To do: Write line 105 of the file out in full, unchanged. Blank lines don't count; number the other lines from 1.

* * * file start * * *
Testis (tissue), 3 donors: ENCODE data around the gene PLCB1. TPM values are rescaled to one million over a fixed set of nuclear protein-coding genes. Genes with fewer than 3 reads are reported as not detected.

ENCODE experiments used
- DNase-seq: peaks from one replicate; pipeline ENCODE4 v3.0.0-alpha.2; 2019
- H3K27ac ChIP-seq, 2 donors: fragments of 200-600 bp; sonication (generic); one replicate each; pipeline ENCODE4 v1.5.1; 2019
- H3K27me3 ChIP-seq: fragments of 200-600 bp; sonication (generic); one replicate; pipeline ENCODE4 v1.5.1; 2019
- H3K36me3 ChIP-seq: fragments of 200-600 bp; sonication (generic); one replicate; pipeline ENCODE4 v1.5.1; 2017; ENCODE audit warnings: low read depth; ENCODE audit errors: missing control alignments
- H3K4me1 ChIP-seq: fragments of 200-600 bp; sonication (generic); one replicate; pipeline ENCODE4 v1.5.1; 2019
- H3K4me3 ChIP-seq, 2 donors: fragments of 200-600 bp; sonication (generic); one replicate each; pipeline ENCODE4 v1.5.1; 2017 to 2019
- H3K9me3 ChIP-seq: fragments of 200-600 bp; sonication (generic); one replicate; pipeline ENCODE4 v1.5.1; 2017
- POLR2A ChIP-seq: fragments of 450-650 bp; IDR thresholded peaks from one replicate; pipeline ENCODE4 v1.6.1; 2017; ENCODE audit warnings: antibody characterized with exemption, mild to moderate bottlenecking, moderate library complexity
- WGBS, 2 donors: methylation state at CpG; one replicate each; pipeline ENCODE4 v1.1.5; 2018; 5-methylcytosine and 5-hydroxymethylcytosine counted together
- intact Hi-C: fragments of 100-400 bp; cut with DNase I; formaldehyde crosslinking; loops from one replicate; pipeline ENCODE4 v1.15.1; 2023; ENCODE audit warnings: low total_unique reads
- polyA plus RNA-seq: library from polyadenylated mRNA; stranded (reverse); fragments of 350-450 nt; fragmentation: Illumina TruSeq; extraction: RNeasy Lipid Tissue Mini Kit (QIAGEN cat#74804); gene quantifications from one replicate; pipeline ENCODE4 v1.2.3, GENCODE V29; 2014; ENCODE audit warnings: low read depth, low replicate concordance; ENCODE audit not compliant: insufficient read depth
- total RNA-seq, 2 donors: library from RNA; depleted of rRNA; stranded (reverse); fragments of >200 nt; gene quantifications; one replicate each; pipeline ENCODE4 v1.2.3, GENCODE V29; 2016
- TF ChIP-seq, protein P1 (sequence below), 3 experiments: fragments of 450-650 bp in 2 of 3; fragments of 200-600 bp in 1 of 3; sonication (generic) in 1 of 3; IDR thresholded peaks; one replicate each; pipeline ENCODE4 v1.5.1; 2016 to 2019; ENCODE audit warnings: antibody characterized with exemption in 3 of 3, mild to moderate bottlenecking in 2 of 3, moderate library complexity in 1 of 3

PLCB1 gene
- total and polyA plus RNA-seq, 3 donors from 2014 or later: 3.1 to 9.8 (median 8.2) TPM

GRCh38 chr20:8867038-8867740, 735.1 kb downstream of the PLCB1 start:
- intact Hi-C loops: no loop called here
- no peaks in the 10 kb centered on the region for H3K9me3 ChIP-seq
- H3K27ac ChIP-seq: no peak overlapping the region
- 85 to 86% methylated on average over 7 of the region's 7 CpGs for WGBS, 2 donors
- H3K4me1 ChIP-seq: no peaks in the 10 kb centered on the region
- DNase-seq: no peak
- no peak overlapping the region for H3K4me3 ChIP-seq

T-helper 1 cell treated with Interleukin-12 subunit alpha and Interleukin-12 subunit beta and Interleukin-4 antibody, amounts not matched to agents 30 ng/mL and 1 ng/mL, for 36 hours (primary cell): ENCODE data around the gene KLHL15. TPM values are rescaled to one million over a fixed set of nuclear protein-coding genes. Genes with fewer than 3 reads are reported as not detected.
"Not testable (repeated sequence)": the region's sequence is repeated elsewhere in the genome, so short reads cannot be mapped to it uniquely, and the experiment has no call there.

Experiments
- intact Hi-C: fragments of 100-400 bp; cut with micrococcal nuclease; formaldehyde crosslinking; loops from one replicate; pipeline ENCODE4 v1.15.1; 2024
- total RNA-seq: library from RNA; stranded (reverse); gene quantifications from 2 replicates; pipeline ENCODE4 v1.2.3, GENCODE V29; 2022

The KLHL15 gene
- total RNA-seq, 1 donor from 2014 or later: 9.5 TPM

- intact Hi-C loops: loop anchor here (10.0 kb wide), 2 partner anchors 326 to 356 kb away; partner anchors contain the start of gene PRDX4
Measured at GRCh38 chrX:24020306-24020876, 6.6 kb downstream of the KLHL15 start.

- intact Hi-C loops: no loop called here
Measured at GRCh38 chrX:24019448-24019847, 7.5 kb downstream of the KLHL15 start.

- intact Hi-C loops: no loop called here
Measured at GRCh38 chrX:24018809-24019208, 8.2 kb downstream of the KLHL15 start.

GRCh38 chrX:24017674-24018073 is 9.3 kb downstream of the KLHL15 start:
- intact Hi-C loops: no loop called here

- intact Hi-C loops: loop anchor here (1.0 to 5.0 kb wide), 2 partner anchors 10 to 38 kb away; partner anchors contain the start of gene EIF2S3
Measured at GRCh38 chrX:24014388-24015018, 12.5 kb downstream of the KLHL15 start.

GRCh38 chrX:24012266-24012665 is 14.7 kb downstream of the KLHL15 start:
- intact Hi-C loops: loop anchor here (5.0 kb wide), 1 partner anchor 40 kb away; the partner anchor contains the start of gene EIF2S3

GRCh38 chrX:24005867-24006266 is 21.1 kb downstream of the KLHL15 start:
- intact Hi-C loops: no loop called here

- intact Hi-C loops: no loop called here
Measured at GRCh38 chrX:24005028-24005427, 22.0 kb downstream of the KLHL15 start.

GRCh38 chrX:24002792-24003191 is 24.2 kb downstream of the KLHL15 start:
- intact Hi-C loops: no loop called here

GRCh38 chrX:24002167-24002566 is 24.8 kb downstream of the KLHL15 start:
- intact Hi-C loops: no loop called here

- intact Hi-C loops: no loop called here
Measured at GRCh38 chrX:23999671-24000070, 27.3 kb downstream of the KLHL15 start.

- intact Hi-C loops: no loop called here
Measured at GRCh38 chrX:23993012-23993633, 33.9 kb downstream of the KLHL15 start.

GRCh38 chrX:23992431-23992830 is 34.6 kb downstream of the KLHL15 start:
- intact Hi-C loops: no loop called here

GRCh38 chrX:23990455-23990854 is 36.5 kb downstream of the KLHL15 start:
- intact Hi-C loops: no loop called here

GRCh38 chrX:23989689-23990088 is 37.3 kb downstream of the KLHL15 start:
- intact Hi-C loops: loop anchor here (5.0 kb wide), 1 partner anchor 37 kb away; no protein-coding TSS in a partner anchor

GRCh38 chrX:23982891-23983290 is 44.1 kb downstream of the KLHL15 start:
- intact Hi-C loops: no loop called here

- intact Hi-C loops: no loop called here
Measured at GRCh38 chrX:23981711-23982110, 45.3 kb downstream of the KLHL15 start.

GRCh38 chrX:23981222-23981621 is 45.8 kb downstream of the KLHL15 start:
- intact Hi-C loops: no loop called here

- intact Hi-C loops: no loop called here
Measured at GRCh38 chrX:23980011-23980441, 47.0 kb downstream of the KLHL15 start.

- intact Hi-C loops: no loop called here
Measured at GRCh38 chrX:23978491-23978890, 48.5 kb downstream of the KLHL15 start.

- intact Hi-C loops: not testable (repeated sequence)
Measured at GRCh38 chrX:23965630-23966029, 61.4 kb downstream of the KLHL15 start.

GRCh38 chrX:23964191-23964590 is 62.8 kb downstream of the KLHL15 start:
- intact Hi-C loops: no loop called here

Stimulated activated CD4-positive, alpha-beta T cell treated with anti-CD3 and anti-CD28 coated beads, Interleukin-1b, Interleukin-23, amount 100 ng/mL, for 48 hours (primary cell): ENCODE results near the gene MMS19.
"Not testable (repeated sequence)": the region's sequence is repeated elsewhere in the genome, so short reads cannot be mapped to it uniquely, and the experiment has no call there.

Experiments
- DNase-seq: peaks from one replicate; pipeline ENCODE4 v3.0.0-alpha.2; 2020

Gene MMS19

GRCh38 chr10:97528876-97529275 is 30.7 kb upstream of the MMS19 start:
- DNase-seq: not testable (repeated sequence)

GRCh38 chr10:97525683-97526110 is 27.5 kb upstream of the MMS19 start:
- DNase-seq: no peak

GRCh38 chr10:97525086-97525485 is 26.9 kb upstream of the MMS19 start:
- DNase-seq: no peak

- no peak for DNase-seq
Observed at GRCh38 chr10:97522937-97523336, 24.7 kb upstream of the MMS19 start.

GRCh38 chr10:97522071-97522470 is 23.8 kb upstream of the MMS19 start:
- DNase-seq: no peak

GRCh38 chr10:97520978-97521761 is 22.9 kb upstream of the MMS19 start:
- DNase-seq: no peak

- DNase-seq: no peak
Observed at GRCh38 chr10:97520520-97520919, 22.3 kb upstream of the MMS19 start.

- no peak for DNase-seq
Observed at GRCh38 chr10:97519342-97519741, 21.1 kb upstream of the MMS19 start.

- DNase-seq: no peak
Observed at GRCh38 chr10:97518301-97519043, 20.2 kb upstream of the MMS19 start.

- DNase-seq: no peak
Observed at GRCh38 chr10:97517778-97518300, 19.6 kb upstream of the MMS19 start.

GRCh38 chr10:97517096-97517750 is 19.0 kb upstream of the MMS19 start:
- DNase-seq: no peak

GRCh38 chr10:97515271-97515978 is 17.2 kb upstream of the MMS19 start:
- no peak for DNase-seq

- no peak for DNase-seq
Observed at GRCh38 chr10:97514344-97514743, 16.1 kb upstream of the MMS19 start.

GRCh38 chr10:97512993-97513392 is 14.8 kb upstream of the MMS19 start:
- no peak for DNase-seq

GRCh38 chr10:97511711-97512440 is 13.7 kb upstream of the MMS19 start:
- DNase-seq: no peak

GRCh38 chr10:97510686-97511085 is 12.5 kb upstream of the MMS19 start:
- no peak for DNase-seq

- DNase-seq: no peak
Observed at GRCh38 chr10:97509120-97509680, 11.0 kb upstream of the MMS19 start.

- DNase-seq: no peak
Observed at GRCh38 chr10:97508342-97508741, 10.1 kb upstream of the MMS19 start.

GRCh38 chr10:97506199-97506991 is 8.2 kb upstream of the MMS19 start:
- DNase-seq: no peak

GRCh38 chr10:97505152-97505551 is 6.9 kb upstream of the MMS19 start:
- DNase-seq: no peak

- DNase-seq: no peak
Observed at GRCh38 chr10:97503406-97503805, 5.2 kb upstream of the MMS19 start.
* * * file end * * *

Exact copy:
- no peak for DNase-seq